The Idlewild Summer Resort Company was formulated in Lake County. An isolated spot in Michigan’s Lake County, not four miles from the town of Baldwin, is the location of one of Michigan’s most distinctive resort communities.
Between 1912 and 1964, Idlewild was one of the most popular vacation spots in the Mid-West – for African-Americans. During the era of segregation, blacks were not welcome at most vacation locations. Several Michigan businessmen recognized the untapped market for a black resort. The resort was Idlewild.
In the 1920s, the Idlewide Chamber of Commerce invited and enticed African-Americans to come to their resort by advertising: “In this exhilarating summerland all outdoors is your playground. You will find friendliness and hospitality everywhere in this vacationland, so why not treat yourself to a delightful, ideal vacation among the lakes and fragrant pines of Western Michigan at ‘America’s most distinctive national resort?’” In its advertisements, the community also encouraged people to vacation there by explaining, “Idlewild is controlled by Negroes . . . . Here you can enjoy the vacation of your dream, free from the embarrassing discriminatory and petty prejudices you might encounter elsewhere. If you have never been here before you will be astonished at the pleasure and relief you will experience . . . secure in the knowledge that you are ‘wanted.’”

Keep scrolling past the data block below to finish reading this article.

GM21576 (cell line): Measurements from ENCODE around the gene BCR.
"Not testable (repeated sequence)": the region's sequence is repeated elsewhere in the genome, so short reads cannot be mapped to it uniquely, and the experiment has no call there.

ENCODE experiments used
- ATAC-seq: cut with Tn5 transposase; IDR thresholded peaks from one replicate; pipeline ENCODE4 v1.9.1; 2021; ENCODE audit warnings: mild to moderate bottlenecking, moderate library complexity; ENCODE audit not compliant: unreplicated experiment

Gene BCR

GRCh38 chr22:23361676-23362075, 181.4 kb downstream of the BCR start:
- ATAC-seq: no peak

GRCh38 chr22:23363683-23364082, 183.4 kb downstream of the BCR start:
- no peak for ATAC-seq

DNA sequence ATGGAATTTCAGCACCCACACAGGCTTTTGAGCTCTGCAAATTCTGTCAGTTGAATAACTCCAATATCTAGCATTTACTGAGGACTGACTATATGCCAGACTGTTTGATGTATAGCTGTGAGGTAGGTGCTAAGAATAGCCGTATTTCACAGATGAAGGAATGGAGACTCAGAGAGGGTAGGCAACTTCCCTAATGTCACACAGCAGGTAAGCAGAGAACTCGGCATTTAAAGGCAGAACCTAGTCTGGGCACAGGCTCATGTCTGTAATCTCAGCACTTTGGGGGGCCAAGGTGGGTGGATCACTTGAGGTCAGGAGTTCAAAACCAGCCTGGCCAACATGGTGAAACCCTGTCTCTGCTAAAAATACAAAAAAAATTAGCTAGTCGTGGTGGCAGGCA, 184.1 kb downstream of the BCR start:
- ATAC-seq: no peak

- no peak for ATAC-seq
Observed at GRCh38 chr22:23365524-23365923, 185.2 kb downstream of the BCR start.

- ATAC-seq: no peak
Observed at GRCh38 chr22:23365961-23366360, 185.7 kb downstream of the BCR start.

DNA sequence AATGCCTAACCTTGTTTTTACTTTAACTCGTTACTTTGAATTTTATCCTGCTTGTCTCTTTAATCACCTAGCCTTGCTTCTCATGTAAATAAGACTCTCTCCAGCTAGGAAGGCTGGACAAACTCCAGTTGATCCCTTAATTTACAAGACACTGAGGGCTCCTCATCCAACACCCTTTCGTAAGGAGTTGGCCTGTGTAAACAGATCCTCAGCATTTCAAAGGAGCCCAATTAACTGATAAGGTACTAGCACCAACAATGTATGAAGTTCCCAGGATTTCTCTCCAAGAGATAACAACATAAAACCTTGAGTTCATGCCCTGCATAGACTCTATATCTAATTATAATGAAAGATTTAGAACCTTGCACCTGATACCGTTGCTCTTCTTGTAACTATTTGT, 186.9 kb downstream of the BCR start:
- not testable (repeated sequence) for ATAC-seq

In its heyday, Idlewild received tens of thousands of visitors each summer. Idlewide’s nightclubs became so popular that they consistently drew the top African-American performers. In the 1950s, Sammy Davis Jr., B. B. King, Aretha Franklin, James Brown, the Four Tops, and countless others often played at Idlewild. Former dancer and Idlewide performer Lottie “the body” Graves has fondly remembered the resort as the “ . . . [Black] Atlantic City, the boardwalk, Las Vegas. . . . It was like heaven.”
However, Idlewild’s success and popularity declined after the passage of the 1964 Public Accommodations Act and other civil rights legislation, which made it possible for many African-Americans to patronize white establishments that had previously barred them.
For more information see Lewis Walker and Benjamin C. Wilson, Black Eden: the Idlewild community. East Lansing, Michigan State University Press, 2002.
Ronald Jemal Stephens, Idlewild : the rise, decline, and rebirth of a unique African American resort town. Ann Arbor : University of Michigan Press/Regional, 2013.
Idlewild : Michigan’s Black Eden. Includes video.
Jeffrey Kaczmarczyk, “Idlewild, the ‘Black Eden,’ marks its centennial celebration as premiere resort during segregation era“, MLive, April 3, 2019.